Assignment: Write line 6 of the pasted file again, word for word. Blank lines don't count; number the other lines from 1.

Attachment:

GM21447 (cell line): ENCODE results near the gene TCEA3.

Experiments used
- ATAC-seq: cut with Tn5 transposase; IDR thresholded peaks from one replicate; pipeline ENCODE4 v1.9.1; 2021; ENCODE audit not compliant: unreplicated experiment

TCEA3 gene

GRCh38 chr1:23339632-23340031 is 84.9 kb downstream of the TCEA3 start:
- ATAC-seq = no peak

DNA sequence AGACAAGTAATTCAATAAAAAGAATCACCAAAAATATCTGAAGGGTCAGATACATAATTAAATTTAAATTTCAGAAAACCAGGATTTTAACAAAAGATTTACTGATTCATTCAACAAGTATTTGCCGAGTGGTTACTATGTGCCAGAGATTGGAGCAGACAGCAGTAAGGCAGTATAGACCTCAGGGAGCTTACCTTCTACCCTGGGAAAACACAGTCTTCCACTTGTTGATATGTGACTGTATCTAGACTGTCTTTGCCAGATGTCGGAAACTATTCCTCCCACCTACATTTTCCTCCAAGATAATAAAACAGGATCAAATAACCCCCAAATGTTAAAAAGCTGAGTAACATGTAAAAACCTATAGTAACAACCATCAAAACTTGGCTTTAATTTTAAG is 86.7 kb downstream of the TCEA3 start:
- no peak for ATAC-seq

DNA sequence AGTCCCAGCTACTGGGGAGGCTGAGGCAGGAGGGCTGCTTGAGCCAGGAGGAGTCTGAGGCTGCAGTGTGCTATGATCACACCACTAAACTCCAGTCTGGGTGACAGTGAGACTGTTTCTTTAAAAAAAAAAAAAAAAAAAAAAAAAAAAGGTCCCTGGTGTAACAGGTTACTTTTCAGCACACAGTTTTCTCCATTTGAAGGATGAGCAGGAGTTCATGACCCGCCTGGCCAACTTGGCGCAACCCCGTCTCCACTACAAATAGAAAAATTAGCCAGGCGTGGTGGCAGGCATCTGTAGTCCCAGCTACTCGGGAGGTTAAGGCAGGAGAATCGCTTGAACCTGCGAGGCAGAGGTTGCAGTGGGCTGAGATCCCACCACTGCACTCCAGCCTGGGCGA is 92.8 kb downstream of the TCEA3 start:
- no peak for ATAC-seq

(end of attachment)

- ATAC-seq = no peak